In this particular case, Turbulence‘s Meridian Flight Six is -thanks to the author- custom-loaded with a powder keg of resentment: a heart surgeon with a deep hatred for the airline that killed his wife, a sadistic senior flight attendant, an insecure captain, rowdy passengers, unsafe equipment and plenty of aggravations. The first leg of the flight, from Chicago to London, is bad enough. But when things go really wrong over Africa on the way to Cape Town, it all spins out of control: The passengers mutiny, the planes is forced to land on a jungle airstrip and the US government becomes convinced that terrorists armed with chemical weapons have taken control of the aircraft. When the plane doubles back toward Europe, fighter jets are mobilized to shoot it down before it can do any harm.

Nance is an old hand when it comes to thrillers (most who recognize his name will do so in his capacity of the author of the novel from which was adapted the TV series Pandora’s Clock, but he’s written ten other thrillers) and it shows: Turbulence is an ever-increasing exercise in heightening tension, as bad attitudes aboard the plane translate in small spats, leading up to more forceful arguments, physical confrontation and -ultimately- a good deal of violence. Meanwhile, the US government is confronted with mounting evidence of terrorist activities and is forced to take action against what it’s perceiving as a clear and immediate danger. While the various elements of Turbulence‘s suspense are a bit outlandish in how they all converge, there’s no denying that the result is a satisfying crescendo.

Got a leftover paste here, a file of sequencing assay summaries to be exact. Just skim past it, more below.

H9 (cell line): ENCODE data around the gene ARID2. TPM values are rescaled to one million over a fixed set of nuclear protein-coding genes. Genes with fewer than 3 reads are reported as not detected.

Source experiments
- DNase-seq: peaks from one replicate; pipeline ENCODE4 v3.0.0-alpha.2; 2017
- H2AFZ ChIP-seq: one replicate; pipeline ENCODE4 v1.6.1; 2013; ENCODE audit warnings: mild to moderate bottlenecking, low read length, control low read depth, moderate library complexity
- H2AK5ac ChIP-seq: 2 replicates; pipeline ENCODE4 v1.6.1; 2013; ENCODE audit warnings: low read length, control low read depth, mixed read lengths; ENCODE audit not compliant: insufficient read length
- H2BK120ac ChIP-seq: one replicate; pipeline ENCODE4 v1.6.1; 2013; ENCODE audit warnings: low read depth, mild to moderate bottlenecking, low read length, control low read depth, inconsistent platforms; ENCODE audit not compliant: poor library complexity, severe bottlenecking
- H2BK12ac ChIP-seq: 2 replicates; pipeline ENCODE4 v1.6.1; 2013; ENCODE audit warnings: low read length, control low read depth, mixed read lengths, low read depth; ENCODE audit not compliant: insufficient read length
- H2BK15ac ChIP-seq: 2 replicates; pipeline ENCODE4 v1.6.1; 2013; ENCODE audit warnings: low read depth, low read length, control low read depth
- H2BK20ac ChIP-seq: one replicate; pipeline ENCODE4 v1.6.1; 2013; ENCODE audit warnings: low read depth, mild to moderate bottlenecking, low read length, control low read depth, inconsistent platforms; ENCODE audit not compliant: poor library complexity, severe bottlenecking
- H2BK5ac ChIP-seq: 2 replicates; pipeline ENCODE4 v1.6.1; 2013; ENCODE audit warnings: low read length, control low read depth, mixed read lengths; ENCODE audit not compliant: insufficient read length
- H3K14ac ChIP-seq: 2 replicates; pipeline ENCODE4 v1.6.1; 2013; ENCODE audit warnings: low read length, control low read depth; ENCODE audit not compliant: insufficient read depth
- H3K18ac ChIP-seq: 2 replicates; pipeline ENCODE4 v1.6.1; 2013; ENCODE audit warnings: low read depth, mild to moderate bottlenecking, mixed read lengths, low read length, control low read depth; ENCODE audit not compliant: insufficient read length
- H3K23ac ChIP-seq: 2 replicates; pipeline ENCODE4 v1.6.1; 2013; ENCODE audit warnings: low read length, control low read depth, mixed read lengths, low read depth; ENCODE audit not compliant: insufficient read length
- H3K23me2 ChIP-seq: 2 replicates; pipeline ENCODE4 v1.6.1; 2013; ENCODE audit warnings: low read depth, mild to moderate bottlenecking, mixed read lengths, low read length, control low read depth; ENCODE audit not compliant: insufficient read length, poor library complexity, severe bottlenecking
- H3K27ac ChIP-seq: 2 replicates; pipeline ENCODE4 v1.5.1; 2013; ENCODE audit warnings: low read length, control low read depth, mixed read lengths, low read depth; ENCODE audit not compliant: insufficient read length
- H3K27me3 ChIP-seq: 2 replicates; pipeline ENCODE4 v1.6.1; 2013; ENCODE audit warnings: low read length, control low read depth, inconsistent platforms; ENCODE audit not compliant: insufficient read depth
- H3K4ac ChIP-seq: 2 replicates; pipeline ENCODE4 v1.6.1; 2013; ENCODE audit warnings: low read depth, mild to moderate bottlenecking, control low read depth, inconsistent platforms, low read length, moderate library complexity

It helps, of course, that Nance has got the traditional thriller style down pat. The characters are developed just enough to make them sympathetic. It takes a while, but eventually all the pieces of the plot have a place in the action, and the result is quite a readable novel. As the clock ticks down to a conclusion, Turbulence delivers satisfying suspense and entertainment. Unfortunate readers struck down by a sudden cold half-way through the novel may end up having plane-related nightmares.

It’s not great art (the prose can be clunky at times) nor is it likely to be memorable, but it’s likely to be optioned by a studio any time soon. It it would be too presumptuous to flag the book as a call for reform in the airline industry (Meridian’s behaviour is a touch extreme, shall we say), but there’s no doubt that the picture described in this novel -however hyperbolic- reflects what many are thinking about modern civilian flight. It’s a fine line between affordable air travel and dangerous air travel; here’s hoping that Turbulence‘s suspense becomes increasingly unbelievable as things evolve.